The Heart of Choreography
Pacific Northwest Ballet’s “Valentine” Program
Evening Show, Saturday, 4 February 2006
McCaw Hall, Seattle, Washington
by Dean Speer
Pacific Northwest Ballet’s “Valentine” program has attracted a lot of attention, partly because it’s perceived that this is really the first program that fully had Artistic Director Peter Boal’s mark on it.
Two of the works I had seen before – Ulysses Dove’s “Red Angels” and Susan Marshall’s “Kiss” and a “version” – “Sinatra Suite” – of Twyla Tharps’ “Nine Sinatra Songs”– and so was really looking forward to seeing PNB’s rendition of these three but also to a viewing of a work that’s completely new to me, Richard Tanner’s “Ancient Airs and Dances.”
Opening with Tanner’s work, to music by Respighi, this was for me the strongest choreography of the bill. The movement motif that he used was stepping into fifth position. He developed this in a variety of ways throughout each section of the ballet: coupé over into 5th; assemblé; aerial; partnered, etc.. I liked how he marshaled the dancers around the stage and grouped them in juxtaposition to each other and the principals and soloists. He really built his ballet to an exciting and visually satisfying conclusion.
This is a ballet this is worthy of the caliber of its artists. The three principal couples were Ariana Lallone with Casey Herd; Louise Nadeau with Olivier Wevers, and Kaori Nakamura with Le Yin.
At “Nutcracker” time, I wrote how wonderful it was to enjoy the long-stemmed glory of Lallone’s dancing as Flora, and this was true for the inaugural pas de deux with Herd. I like seeing her paired with men, in this case, that I don’t immediately recall remembering her dancing with a lot. Herd was well-trained first in Salt Lake City and his presence and authority in his craft continue to build every season. “One, hot ballerina” with a sizzle-lean performance by an easy-on-the-eyes male dancer made for a memorable pas.
After seeing Nadeau in the second pas de deux, someone rightly observed that she’d be great in Ashton repertory. Strong yet expressive with a porcelain quality that suggests at once great tragedy and joy. A soul-full artist. Wevers and Nadeau are a pair made in ballet heaven and it’s always a joy to see the artistic chemistry they produce onstage. Ever so sympatico.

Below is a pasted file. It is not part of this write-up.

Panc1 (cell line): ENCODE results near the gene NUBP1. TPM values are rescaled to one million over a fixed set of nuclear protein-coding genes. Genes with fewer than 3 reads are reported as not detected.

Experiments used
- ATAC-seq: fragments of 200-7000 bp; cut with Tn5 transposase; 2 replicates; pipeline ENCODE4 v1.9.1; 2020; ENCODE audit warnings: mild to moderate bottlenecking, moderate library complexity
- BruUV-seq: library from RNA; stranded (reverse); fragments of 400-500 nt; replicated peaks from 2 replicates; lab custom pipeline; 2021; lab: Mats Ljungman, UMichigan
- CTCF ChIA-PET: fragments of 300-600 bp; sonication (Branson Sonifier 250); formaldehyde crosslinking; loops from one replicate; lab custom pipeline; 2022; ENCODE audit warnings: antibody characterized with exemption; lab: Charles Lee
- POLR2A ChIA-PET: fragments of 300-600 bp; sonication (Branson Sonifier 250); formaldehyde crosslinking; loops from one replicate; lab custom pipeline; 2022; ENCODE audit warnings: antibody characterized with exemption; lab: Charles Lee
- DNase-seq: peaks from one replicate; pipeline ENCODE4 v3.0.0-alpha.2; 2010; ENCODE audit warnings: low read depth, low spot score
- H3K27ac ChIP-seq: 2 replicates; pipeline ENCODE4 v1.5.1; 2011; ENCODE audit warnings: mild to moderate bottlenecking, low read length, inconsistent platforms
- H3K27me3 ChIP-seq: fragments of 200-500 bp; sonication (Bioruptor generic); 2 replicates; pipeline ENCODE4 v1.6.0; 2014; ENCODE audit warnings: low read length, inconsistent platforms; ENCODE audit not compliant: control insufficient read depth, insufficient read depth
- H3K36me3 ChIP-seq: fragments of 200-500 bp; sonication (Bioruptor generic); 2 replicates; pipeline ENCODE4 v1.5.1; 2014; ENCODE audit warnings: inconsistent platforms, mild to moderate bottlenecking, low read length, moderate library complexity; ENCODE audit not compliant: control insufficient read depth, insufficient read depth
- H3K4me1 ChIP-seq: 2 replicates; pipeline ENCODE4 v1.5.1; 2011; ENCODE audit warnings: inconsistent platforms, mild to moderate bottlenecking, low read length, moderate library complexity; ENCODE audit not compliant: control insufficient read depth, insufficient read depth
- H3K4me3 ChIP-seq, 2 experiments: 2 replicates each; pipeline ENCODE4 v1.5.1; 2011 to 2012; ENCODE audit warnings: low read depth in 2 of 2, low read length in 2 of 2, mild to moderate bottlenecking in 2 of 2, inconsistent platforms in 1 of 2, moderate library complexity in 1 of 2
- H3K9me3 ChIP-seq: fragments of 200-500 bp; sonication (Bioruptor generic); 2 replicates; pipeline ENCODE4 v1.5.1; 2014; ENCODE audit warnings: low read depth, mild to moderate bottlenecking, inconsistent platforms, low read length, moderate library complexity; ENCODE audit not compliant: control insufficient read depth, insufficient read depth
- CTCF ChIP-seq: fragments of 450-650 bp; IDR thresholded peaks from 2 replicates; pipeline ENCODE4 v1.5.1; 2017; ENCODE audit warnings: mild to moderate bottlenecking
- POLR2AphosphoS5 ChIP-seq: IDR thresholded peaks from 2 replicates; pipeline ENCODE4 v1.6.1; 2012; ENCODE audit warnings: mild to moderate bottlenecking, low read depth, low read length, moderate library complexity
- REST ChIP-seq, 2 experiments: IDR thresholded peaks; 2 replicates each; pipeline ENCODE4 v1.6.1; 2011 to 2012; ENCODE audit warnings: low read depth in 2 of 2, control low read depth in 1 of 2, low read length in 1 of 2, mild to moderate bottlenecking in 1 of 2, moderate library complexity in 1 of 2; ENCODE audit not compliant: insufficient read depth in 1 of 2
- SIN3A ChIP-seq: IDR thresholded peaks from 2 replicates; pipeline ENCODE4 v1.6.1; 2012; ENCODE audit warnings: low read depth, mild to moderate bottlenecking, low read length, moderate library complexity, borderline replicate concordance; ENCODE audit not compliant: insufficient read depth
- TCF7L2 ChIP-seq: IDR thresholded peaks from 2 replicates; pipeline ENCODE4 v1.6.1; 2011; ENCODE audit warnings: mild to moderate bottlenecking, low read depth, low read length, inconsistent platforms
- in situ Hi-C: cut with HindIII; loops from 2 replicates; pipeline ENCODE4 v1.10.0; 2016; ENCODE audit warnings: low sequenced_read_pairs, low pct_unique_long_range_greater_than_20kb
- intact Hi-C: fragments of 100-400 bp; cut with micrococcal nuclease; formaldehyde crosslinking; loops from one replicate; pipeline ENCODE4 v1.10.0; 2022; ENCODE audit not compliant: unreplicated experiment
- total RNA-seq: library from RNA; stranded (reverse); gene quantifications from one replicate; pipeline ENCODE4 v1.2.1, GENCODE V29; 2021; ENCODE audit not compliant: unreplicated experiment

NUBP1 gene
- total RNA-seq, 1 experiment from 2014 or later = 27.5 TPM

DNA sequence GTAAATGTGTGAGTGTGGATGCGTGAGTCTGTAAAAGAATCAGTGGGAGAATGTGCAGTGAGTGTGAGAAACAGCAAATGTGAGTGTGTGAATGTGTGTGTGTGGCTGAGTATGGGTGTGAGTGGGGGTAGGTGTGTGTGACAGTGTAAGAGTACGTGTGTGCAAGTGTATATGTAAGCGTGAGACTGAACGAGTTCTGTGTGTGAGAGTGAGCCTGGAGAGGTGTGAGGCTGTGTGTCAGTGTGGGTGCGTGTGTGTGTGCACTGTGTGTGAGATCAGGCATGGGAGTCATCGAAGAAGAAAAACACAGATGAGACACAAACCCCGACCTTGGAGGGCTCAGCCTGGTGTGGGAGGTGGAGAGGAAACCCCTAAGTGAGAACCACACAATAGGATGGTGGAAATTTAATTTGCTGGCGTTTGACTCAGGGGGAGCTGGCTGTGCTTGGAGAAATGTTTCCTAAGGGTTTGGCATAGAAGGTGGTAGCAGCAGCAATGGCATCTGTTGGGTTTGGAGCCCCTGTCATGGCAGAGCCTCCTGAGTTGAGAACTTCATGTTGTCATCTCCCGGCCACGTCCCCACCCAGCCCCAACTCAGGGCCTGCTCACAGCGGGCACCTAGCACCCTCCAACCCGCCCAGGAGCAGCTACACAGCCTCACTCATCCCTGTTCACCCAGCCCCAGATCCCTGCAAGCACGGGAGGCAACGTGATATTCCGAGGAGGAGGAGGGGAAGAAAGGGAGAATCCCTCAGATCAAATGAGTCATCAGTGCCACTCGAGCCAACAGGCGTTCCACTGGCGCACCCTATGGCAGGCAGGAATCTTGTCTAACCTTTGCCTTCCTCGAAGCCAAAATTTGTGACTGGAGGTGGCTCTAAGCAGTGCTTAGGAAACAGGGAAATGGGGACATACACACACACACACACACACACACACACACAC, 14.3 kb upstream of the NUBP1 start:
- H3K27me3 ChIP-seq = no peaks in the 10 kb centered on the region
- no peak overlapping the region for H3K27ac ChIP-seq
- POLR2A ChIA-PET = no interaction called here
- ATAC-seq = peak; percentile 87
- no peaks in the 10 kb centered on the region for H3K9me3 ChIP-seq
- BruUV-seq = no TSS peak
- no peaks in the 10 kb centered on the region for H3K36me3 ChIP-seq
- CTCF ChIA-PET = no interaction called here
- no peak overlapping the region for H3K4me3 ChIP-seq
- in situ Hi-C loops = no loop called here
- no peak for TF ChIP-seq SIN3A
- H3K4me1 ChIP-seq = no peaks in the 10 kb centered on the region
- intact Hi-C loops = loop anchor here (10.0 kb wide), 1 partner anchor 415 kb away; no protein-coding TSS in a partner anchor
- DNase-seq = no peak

Nakamura was “on” for the challenges and when she launched into the rapid chainés turns heading to the downstage right corner and then made chausé rélevé into first arabesque – and HELD it, you could tell she was as excited and pleased as we were. Yin has first-class breeding and I think pairing him with one of Japan’s ballet stars (and ours!) is good for him. I think they challenge each other and spur each other on to reach beyond themselves as individual dancers and to making a new partnership that has the potential of becoming as exciting as one of the great ballet pairs.
The only thing that I did not care for were the costumes. The piece said to me this was not a leotard and tights ballet and that it cried out for different costumes. I also thought that black was too somber of a choice for such an energetic and bright composition. Stravinsky Violin Concerto it’s not. The lighting bothered me too, although I’m not sure what’s up with that. These production values made the ballet seem darker than it really is.
“Kiss” is Susan Marshall's work that suspends two dancers via harnesses and ropes for an airborne pas de deux and is to music by Arvo Pärt.
My own, little group’s reaction to this novelty piece ranged from “I kept waiting for something to happen.” to finding it exciting, different, and very heartfelt. My take is that it was good to expose PNB audiences to this type of work – a true modern/contemporary dance – as it challenges us and broadens our definition of what “dance” is and can be. Certainly James Moore and Mara Vinson as the suspenders were great as the couple that finds each other, is torn apart – it was like watching visual velcro being pulled apart – and finding each other again, desperately clinging to each other. Moore really took off at one point and his thrust into space caught our attention, with Vinson following suit.